Study: sleep disturbances lead to dementia and decreased cognitive abilities


A new research review indicates that people who suffer from sleep disorders may have a higher risk of cognitive problems and dementia than those who sleep well.

The researchers examined data from 51 previously published studies that followed middle-aged and elderly people in North America, Europe and East Asia for at least several years to see if their sleep problems were linked to cognitive health.The study concluded that those who suffer from insomnia increase their risk of developing cognitive problems by 27 percent, while those who suffer from sleep disorders or do not get enough rest, they have a 25 percent increased risk of dementia.

The study team, which was published in the journal Neurology, Neurology and Psychiatry, specialized in Neurology and Mental Health, added that insufficient sleep or spending a long time in bed in insomnia was associated with a 24 percent increase in the risk of cognitive decline.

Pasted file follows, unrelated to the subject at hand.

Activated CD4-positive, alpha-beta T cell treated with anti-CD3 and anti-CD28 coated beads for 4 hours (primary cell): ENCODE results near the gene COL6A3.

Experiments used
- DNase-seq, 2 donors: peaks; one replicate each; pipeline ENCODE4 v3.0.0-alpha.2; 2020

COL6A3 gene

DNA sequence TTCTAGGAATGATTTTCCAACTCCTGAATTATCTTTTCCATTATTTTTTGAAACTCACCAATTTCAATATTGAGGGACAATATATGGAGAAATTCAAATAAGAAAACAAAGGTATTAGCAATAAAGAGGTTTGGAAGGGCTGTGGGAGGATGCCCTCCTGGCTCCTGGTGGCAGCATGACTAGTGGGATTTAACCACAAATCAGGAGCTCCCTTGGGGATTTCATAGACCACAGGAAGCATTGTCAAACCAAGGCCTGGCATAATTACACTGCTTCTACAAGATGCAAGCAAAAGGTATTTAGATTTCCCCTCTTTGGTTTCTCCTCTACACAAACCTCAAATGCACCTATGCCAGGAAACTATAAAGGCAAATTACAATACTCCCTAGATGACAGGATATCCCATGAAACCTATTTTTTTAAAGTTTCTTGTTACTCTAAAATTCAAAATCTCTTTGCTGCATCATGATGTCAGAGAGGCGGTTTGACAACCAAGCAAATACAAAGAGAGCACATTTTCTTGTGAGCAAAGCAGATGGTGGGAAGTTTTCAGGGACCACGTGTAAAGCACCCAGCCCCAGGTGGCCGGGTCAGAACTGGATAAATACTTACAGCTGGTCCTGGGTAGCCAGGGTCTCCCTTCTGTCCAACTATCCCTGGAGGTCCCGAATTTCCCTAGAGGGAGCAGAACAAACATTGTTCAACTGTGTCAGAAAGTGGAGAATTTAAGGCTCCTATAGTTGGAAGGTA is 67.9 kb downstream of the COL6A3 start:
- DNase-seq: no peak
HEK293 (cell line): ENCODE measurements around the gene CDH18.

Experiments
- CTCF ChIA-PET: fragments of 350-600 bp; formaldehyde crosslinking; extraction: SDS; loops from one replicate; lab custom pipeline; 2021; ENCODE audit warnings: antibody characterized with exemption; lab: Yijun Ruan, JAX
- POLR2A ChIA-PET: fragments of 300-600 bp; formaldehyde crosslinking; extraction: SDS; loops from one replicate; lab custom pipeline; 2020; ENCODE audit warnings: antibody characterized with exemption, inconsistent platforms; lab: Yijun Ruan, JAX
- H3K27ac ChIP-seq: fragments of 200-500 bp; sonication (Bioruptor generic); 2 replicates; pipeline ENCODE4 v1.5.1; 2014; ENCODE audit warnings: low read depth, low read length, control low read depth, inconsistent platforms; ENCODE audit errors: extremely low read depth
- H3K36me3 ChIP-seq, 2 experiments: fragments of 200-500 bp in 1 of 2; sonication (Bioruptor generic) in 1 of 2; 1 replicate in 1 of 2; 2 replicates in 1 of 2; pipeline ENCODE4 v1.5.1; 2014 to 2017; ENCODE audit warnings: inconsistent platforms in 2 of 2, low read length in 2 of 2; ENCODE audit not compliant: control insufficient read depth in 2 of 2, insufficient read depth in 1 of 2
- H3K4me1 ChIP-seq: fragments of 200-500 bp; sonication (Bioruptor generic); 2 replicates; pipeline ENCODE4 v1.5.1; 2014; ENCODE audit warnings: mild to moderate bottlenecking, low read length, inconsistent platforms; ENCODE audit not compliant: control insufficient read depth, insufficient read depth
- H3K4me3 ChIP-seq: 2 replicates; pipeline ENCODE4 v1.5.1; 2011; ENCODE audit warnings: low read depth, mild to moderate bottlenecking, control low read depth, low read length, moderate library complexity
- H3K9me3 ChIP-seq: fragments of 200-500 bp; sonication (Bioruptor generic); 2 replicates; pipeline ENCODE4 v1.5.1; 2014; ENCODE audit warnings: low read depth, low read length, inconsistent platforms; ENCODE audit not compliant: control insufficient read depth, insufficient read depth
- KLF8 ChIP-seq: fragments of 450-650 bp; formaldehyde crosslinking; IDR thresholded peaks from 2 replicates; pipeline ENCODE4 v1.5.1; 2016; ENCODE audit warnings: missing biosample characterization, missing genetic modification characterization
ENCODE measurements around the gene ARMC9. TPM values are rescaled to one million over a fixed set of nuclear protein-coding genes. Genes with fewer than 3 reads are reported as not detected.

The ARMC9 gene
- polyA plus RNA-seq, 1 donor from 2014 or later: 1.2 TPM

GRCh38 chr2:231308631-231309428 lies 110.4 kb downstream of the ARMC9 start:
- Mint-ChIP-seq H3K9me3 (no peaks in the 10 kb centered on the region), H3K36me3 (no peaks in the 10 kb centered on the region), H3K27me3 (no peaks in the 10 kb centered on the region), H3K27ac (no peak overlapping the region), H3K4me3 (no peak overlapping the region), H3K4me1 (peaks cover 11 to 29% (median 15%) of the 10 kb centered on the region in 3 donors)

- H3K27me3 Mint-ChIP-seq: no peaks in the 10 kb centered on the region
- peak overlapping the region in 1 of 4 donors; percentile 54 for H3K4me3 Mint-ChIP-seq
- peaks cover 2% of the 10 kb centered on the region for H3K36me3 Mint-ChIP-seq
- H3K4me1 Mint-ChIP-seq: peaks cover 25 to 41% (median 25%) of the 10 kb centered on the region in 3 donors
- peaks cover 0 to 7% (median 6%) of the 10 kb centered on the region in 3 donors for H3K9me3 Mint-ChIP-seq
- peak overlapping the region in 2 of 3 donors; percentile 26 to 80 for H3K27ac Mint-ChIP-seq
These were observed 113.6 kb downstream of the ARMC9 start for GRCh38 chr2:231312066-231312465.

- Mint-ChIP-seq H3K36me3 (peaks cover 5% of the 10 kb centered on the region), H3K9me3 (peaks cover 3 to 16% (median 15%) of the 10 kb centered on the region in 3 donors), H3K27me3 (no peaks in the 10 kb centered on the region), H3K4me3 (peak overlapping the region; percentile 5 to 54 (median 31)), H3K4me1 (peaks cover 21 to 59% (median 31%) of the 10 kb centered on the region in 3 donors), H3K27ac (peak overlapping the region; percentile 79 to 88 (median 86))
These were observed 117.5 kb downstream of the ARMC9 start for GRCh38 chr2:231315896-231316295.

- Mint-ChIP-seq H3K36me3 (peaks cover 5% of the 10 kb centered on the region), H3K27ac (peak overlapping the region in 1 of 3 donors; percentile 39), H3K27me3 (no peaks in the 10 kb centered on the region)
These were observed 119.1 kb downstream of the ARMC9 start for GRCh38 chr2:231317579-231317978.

“These results indicate that sleep regulation may be a promising goal to prevent dementia,” said lead researcher Dr. Wei Shuo from Qingdao University in China.

He explained that the possible explanations for the connection between the two things are that sleep problems cause inflammation in the nerves, which in turn leads to cognitive impairment, and sleep disorders also exacerbate the effect of a lack of oxygen delivery to the brain.

He added that sleep disorders also reduce the effectiveness of the brain in getting rid of toxins and contribute to damage to brain cells or parts of the brain.

The study showed that those who slept about six or seven hours at night had the lowest risk of cognitive disorders, while the odds increased for those sleeping less than four hours or more than 10 hours at night.

“We still need more evidence to see if disturbed sleep leads to dementia and whether improved sleep may reduce such a risk,” said Matthew Pace, a researcher at the University of Melbourne in Australia, who was not involved in the study.

But he added by email, “Sleep is very important to public health and should be a priority.”


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